Insert risotto pun here. 

I’m at a loss. Risotto does plenty for my appetite, but fails to inspire a decent title for this post.  In risotto’s defence, it is a superb dish for using up ingredients, and that’s good news towards the end of a week.

Is it a regular on our menu at home? Nope.  Risotto doesn’t lend itself to nightly meals with children around.  Like children, it requires close attention and this alone relegates the dish to weekend cooking.  Take your eye off the pan and the rice will begin to crisp and burn without more stock.  The resulting crust, which is sought after in a paella, ruins a risotto completely.

Slow, slowly.  Risotto is not something to be rushed.  Choose ingredients carefully and add them at the right time for a satisfying result.

Chicken and Parmesan risotto

3 chicken thighs (cooked)

250g arborio rice

125ml white wine

4 slices smoked ham (cut into strips)

A couple of handfuls frozen peas

1 onion (finely chopped)

Grated parmesan

Chicken stock

Extra virgin olive oil 

Butter

Sea salt

Black pepper

The ingredients listed here do not all contain measures because the risotto can be altered to suit tastes. For example, I love black pepper and always add more than some people would like.

Start by removing all of the meat from the cooked chicken thighs and cutting it into smaller pieces for the risotto. I tend to discard the skin.  Set the chicken aside.

Heat a couple of tablespoons of the olive oil in a frying pan and add the rice. Stir until coated with the oil and cook on a low heat.  Add a little butter. When the rice is opaque, add the onion and stir well again. Add the wine and cook for two minutes.  As the onion softens, pour in some of the stock and stir.

Continue to add stock as it is absorbed. Don’t let the rice burn. Stir gently and add the frozen peas and the ham.

Keep the heat low and add the chicken pieces and some seasoning.

Taste the rice every now and again to see if it is cooked through. Add more seasoning and butter if necessary. When the rice is soft, take it off the heat and stir in the grated Parmesan. Beautiful!




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I will raise you as my own.

The English have big love for pies.  Sweet or savoury, pies are well represented on English plates.  I’ve made fruit pies sprinkled with sugar and I’ve made pies filled with meat and gravy, but I’ve never attempted a pork pie.  The classic buffet and picnic pie of choice for the English has always been something of a mystery to me.  Probably made by wisened old artisans whose knowledge of pie-making has been inherited and protected with the kind of secrecy alluded to in low-brow Templar fiction.  Or are they mass-produced vehicles for the less palatable parts of a pig?  It was time to learn something new and in the process, perhaps make something special.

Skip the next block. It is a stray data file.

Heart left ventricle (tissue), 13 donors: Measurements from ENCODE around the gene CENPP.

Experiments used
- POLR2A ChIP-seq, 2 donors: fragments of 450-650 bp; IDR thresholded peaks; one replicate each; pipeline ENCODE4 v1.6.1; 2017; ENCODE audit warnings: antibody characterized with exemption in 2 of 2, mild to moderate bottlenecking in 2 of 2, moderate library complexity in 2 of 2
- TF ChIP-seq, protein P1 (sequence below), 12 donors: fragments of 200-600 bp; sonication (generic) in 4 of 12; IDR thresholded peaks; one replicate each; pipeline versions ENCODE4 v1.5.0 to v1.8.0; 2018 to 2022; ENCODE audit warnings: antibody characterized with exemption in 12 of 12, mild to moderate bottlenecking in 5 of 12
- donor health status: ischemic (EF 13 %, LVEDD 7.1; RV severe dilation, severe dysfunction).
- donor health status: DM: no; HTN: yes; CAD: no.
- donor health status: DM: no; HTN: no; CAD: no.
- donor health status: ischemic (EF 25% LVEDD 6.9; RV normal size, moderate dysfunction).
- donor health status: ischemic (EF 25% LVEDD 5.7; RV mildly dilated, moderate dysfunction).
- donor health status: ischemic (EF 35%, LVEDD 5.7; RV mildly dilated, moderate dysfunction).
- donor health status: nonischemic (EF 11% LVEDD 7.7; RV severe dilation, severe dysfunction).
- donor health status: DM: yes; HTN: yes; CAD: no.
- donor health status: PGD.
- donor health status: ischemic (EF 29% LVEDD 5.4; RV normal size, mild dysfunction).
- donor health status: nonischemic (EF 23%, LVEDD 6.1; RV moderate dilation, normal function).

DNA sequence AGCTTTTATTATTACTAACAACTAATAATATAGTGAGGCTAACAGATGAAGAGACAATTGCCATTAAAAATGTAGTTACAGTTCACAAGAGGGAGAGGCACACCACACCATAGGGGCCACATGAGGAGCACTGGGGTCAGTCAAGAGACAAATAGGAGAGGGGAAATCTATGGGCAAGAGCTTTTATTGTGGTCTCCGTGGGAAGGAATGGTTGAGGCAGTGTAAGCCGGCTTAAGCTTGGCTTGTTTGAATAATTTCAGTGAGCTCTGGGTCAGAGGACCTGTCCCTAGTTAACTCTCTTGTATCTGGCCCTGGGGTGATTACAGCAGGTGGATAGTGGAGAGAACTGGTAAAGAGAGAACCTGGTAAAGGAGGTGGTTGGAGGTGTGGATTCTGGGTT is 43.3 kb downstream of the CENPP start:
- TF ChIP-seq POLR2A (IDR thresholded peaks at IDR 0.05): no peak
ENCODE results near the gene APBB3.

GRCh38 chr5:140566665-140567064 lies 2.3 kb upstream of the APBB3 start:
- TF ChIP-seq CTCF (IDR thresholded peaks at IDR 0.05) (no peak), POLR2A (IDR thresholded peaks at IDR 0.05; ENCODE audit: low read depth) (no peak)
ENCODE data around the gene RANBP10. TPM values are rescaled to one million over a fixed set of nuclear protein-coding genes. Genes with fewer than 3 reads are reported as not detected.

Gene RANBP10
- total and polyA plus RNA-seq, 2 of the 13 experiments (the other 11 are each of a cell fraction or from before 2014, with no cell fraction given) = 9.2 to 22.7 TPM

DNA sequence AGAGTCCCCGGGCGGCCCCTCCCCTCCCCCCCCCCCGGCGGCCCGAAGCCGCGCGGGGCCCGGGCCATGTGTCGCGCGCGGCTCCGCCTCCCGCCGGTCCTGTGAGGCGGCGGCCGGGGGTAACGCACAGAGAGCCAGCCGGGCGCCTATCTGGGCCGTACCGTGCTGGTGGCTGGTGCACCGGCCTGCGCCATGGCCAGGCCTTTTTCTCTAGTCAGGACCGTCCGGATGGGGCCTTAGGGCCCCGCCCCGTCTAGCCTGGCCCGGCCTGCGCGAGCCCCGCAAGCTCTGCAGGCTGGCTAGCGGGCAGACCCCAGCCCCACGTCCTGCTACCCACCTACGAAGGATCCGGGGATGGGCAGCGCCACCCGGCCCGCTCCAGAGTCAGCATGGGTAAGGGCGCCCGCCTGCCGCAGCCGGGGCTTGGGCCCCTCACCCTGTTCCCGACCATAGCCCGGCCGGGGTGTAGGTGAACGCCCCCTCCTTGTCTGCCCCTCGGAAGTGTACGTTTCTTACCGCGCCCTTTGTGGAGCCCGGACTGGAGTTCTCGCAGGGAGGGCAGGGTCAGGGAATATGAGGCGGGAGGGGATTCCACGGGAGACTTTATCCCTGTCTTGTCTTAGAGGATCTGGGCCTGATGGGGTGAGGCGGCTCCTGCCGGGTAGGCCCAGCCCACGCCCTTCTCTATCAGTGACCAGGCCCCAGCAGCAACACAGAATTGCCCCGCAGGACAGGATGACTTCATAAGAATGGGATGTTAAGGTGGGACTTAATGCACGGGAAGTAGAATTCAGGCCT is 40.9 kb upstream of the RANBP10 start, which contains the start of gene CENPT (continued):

First of all, what’s the appeal of a good pork pie?  The pastry is special.  A golden brown with an attractive glaze and a crumbly promise of savoury comfort.  Okay, too poetic, but pork pies are made with a hot water crust that contains lard.  This makes it tasty and gives it a wonderful texture upon baking.  The pastry is pressed against the sides of whatever it is baked in to form walls.  The walls get higher until they are ready to be filled.  Raising the pastry in this way produces what is known as a hand-raised pie.

Secondly, pork pies are good when they’re hot and even better when they’re cold.  Pickles, chutneys and relishes are fantastic with pork pies and the fact that their contents doesn’t ooze out makes them a perfect travel companion.

I looked at a few online recipes for the pastry before I attempted to make it.  In the end, I chose to use Delia Smith’s recipe for the pastry.  The contents of the pie, however, were a very successful little experiment and as I type, I’m finding it very difficult to contain my pride.  If you want a treat, go and buy a Melton Mowbray pork pie.  If you want to experience the joy of creating something tasty and beautiful (in the most rustic of ways), then it’s about time you made your very own hand-raised pork pie.

Hand-raised sausage & bacon pies

(Pastry adapted from Delia Smith)

225g strong white flour

75g lard

25ml milk

pinch of salt

black pepper

1 egg yolk (to glaze)

(For the filling)

275g sausage meat

6 slices smoked bacon

150g smoked ham

1 tspoon fish sauce

half tspoon ground allspice

half tspoon ground mace

black pepper

pinch of salt

It’s best to make the filling first so that you can work quickly with the pastry before it dries out.

I fried the bacon until crispy and then mixed it with the rest of the ingredients until well combined.  If you want to check the seasoning, you can fry a little of the filling and taste it once cooked.

As in Delia’s recipe for the pastry, begin by heating the milk and lard in a pan.  Add 25ml of water and bring everything just to the boil.  Pour it into a bowl containing the flour and use a wooden spoon to combine everything.

Now it’s time to build up the pastry crust ready to be filled.  I used little stainless steel pudding moulds.  I pressed a little ball of pastry into the base and began adding more pastry and forming the sides of the pie.  When I got to the top, I overlapped the edges and filled the pies with the filling, making sure that I pressed down firmly using the back of a spoon.  Once level, I folded the edges of the pastry in and made a little hole for steam to escape through during baking.